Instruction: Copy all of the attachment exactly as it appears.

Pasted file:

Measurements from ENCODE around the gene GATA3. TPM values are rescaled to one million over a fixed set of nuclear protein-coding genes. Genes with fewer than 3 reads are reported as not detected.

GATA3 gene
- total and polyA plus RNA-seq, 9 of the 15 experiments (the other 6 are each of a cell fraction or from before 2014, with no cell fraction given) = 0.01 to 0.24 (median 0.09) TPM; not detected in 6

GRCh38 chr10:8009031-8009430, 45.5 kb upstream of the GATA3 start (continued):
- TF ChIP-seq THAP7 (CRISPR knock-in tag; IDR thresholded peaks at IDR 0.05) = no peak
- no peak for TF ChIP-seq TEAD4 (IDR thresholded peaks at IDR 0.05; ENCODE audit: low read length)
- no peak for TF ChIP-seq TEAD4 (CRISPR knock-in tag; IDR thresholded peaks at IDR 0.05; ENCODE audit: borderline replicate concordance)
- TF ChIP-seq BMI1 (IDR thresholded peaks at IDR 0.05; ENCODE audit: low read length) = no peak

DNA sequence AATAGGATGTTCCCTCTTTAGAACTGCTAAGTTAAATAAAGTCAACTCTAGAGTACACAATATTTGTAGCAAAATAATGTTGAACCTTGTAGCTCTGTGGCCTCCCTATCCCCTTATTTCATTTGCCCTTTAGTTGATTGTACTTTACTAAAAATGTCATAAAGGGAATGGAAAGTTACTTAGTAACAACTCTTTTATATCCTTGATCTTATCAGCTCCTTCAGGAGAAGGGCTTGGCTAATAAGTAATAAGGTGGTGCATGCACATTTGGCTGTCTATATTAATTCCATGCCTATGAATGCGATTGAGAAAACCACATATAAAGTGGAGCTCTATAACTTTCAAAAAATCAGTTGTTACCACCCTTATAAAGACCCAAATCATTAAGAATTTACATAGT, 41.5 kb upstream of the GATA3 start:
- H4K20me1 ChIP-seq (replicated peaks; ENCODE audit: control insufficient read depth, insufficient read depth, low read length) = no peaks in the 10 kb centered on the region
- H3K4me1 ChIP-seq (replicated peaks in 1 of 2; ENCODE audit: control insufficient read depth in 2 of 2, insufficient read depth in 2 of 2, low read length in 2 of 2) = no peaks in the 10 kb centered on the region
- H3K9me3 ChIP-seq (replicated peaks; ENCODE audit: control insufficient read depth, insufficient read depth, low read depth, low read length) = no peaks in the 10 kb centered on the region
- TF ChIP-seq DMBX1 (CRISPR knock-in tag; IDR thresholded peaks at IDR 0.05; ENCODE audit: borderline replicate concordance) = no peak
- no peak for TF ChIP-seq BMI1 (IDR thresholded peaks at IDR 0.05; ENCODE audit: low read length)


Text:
Measurements from ENCODE around the gene GATA3. TPM values are rescaled to one million over a fixed set of nuclear protein-coding genes. Genes with fewer than 3 reads are reported as not detected.

GATA3 gene
- total and polyA plus RNA-seq, 9 of the 15 experiments (the other 6 are each of a cell fraction or from before 2014, with no cell fraction given) = 0.01 to 0.24 (median 0.09) TPM; not detected in 6

GRCh38 chr10:8009031-8009430, 45.5 kb upstream of the GATA3 start (continued):
- TF ChIP-seq THAP7 (CRISPR knock-in tag; IDR thresholded peaks at IDR 0.05) = no peak
- no peak for TF ChIP-seq TEAD4 (IDR thresholded peaks at IDR 0.05; ENCODE audit: low read length)
- no peak for TF ChIP-seq TEAD4 (CRISPR knock-in tag; IDR thresholded peaks at IDR 0.05; ENCODE audit: borderline replicate concordance)
- TF ChIP-seq BMI1 (IDR thresholded peaks at IDR 0.05; ENCODE audit: low read length) = no peak

DNA sequence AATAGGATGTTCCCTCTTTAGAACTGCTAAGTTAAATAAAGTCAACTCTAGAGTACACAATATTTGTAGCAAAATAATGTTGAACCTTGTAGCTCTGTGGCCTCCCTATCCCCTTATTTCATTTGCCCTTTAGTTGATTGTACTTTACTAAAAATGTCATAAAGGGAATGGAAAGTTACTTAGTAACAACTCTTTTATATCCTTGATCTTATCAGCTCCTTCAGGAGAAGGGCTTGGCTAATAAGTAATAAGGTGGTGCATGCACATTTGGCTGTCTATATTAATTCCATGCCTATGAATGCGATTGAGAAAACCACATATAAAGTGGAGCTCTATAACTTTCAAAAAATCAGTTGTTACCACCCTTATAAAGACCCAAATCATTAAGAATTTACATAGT, 41.5 kb upstream of the GATA3 start:
- H4K20me1 ChIP-seq (replicated peaks; ENCODE audit: control insufficient read depth, insufficient read depth, low read length) = no peaks in the 10 kb centered on the region
- H3K4me1 ChIP-seq (replicated peaks in 1 of 2; ENCODE audit: control insufficient read depth in 2 of 2, insufficient read depth in 2 of 2, low read length in 2 of 2) = no peaks in the 10 kb centered on the region
- H3K9me3 ChIP-seq (replicated peaks; ENCODE audit: control insufficient read depth, insufficient read depth, low read depth, low read length) = no peaks in the 10 kb centered on the region
- TF ChIP-seq DMBX1 (CRISPR knock-in tag; IDR thresholded peaks at IDR 0.05; ENCODE audit: borderline replicate concordance) = no peak
- no peak for TF ChIP-seq BMI1 (IDR thresholded peaks at IDR 0.05; ENCODE audit: low read length)